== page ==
Contractor’s request for preliminary injunction is denied. The contractor filed suit under the CDA challenging a termination for default. As part of the suit, the contractor also sought a preliminary injunction. The court found that it lacked jurisdiction to grant a preliminary injunction in a CDA claim. The COFC only has authority to injunctive relief under the Tucker Act in (1) a bid protest, (2) as an incident to judgment, (3) or in certain cases seeking of non-monetary relief. The case involved a claim under the CDA, not a protest. Also, no judgment had been entered, so the court could not order an injunction incidental to a judgment. Finally, the contractor had only sought monetary relief.
The Department of Veterans Affairs terminated a contract it had with Sergent Construction for default. Sergent filed suit with the Court of Federal of Claims challenging the termination. In its complaint, Sergent cited the Tucker Act as modified by the Contract Disputes Act as the basis of the court’s jurisdiction.
In conjunction with its complaint, Segment moved for a preliminary injunction, asking the court to enjoin the VA from awarding a completion contract to another contractor and to not report the termination to other agencies.
- COFC Has Limited Authority to Grant Injunctive Relief — The Tucker Act only permits the COFC to grant injunctive relief in three statutorily defined circumstances: (1) in a bid protest, (2) incident or collateral to a money judgment, or (3) for certain types of non-monetary relief.
- Sergent Had Not Request Relief “Incident to a Money Judgment” — Section 1491(a)(2) permits the COFC to issue injunctive relief as an incident to a money judgment. This means the requested injunctive relief must be tied to a money judgment. Here, Sergeant had requested a preliminary injunction at the outset of the case. There was no judgment, at this stage of the case, to which the injunction was connected.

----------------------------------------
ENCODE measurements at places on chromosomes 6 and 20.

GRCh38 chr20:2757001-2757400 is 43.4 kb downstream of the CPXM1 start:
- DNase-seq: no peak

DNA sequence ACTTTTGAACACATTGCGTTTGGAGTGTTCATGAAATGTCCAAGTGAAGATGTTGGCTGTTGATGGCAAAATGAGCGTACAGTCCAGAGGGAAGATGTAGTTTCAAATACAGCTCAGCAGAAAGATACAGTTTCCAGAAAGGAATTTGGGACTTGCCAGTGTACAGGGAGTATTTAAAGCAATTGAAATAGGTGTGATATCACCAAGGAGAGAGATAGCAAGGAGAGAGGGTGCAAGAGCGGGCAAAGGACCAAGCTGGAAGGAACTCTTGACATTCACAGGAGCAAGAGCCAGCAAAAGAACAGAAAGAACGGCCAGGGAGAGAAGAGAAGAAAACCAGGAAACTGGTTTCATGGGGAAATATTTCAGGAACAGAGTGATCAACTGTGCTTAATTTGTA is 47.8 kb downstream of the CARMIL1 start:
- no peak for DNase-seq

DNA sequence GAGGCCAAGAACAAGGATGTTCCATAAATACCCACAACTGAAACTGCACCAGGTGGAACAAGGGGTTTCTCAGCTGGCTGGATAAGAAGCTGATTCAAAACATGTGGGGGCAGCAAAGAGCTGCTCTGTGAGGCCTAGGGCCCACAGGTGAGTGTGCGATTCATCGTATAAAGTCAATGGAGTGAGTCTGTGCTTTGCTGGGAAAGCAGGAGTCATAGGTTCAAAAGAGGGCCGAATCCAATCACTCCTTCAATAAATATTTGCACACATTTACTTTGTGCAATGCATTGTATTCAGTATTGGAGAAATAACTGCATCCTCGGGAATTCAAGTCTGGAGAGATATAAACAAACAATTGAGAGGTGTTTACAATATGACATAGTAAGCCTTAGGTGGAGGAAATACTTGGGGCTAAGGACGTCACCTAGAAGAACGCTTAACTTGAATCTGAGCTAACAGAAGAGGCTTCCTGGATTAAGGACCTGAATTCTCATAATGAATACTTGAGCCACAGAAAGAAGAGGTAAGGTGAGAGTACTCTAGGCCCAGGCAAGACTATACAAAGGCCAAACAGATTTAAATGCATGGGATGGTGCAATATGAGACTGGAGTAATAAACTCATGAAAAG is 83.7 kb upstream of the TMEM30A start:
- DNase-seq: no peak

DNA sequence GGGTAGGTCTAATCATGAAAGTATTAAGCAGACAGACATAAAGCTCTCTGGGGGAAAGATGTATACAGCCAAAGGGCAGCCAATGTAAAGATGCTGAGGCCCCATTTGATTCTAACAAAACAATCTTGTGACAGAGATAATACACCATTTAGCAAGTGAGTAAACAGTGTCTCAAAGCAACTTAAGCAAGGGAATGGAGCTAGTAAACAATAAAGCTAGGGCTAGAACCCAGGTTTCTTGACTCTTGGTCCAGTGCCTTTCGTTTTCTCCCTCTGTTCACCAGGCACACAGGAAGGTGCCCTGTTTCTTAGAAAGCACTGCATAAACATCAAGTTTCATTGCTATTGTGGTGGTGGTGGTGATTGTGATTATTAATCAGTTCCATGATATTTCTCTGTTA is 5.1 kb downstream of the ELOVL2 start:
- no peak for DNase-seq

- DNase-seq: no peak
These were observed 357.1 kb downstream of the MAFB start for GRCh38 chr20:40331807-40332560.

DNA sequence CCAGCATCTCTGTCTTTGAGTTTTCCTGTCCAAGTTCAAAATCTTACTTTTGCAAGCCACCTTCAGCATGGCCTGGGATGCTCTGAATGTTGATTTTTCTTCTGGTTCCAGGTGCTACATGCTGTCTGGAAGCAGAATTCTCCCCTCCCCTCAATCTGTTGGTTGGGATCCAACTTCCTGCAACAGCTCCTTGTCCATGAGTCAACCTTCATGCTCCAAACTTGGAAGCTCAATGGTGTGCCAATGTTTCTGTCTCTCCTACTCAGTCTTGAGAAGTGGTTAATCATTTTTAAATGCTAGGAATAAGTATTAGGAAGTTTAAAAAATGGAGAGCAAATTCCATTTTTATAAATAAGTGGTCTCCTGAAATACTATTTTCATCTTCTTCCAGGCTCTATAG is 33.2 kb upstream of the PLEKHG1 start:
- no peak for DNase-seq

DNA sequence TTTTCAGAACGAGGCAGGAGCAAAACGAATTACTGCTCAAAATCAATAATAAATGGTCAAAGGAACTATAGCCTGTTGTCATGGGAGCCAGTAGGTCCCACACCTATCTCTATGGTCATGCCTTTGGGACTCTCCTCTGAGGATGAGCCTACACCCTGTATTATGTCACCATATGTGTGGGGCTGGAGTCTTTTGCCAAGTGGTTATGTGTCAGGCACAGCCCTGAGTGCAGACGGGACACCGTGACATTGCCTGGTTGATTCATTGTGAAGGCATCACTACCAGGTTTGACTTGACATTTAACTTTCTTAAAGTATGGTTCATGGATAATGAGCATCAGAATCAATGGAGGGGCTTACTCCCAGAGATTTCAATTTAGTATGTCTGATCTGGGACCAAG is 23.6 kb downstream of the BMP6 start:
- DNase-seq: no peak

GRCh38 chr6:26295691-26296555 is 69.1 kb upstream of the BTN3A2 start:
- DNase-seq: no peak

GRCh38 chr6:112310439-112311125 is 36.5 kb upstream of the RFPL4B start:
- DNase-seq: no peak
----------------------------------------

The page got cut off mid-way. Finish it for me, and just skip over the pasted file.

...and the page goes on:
- Sergent Didn’t Seek Non-Monetary Relief — Section 1491(a)(2) allows the COFC to grant injunctive relief for certain non monetary claims. But Sergent didn’t submit a non monetary claim. Sergeant challenged a termination for default. Its only remedy was conversion to termination for convenience and associated damages. Indeed, Sergeant had submitted a claim seeking a “sum certain,” indicating it was seeking monetary relief.
- Sergeant’s Claim Was Not a Bid Protest — Sergent argued that its suit could be a bid protest because the VA had begun the process of finding another contractor to complete the project. But the court found Sergent unambiguously asserted a claim under the CDA, not a bid protest, The fact that the agency had discussions about a completion contractor did not metamorphose the case into a bid protest.
Sergent is represented by Joel L. Hammer and Jonathan Perrone of Whitcomb Selinsky, P.C. The government is represented by Michael D. Snyder, Brian M. Boynton, Martin F. Hockey, Jr., and Patricia M. McCarthy of the Department of Justice.COFC - Sergent’s Mechanical Systems